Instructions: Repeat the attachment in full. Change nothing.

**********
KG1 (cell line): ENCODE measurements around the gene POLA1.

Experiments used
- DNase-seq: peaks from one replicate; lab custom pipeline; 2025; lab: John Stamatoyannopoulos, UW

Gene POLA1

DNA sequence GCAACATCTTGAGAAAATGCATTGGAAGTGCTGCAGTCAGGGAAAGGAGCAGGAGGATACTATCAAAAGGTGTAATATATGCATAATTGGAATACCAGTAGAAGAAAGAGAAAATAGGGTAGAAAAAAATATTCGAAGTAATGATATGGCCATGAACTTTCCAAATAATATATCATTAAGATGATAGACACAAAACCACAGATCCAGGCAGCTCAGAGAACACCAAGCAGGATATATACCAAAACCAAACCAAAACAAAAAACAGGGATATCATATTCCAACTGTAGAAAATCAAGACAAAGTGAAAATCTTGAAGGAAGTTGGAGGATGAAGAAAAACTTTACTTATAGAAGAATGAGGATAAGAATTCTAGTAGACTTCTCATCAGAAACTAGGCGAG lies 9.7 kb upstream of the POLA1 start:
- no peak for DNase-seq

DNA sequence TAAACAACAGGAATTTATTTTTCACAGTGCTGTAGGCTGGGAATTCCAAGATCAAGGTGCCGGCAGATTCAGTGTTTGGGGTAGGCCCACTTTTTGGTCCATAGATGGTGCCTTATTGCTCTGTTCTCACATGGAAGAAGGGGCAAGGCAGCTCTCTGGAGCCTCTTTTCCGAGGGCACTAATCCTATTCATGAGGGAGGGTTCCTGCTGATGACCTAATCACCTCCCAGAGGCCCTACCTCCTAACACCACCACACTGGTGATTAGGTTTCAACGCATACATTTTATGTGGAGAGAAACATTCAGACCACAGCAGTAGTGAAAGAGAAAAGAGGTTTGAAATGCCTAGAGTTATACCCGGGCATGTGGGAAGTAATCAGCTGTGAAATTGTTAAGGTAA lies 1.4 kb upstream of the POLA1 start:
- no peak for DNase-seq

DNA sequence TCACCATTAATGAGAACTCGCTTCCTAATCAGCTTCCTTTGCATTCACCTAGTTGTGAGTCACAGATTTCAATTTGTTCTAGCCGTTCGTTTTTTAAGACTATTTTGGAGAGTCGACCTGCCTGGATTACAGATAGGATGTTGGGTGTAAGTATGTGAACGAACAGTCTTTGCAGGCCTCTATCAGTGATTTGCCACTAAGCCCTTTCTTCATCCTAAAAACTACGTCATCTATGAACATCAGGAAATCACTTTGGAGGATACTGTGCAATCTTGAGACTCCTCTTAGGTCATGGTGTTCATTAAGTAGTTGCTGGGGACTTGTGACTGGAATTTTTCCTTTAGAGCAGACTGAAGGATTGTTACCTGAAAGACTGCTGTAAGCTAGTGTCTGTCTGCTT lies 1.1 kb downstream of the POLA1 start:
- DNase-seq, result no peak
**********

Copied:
KG1 (cell line): ENCODE measurements around the gene POLA1.

Experiments used
- DNase-seq: peaks from one replicate; lab custom pipeline; 2025; lab: John Stamatoyannopoulos, UW

Gene POLA1

DNA sequence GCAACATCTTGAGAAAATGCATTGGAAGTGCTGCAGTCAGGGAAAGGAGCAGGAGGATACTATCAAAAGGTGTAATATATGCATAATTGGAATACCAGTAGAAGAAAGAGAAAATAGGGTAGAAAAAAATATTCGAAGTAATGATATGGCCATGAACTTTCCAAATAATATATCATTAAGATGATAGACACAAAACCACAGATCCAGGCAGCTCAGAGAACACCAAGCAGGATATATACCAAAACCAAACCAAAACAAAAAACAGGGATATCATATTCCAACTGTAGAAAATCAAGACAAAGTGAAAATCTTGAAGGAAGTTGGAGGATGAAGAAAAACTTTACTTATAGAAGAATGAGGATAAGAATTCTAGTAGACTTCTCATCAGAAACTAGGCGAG lies 9.7 kb upstream of the POLA1 start:
- no peak for DNase-seq

DNA sequence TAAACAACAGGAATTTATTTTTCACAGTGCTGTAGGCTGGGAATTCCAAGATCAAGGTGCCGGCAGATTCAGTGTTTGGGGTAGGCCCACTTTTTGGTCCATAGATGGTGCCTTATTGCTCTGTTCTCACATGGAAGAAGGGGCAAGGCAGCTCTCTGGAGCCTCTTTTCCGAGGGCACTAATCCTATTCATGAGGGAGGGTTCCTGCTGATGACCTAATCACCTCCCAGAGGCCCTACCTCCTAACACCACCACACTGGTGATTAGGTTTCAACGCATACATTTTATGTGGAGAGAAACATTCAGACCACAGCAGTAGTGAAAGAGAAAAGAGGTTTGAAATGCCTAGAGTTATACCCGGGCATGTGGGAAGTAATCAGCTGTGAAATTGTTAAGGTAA lies 1.4 kb upstream of the POLA1 start:
- no peak for DNase-seq

DNA sequence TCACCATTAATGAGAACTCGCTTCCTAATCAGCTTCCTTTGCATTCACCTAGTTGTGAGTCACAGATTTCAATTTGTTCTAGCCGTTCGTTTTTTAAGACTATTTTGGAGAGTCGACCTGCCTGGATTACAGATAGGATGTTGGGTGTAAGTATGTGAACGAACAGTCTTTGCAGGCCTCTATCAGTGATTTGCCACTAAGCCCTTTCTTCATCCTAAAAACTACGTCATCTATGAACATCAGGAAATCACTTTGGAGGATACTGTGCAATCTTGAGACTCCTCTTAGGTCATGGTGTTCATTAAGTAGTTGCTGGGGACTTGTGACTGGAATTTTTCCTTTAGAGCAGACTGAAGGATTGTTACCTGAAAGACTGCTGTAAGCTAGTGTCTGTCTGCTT lies 1.1 kb downstream of the POLA1 start:
- DNase-seq, result no peak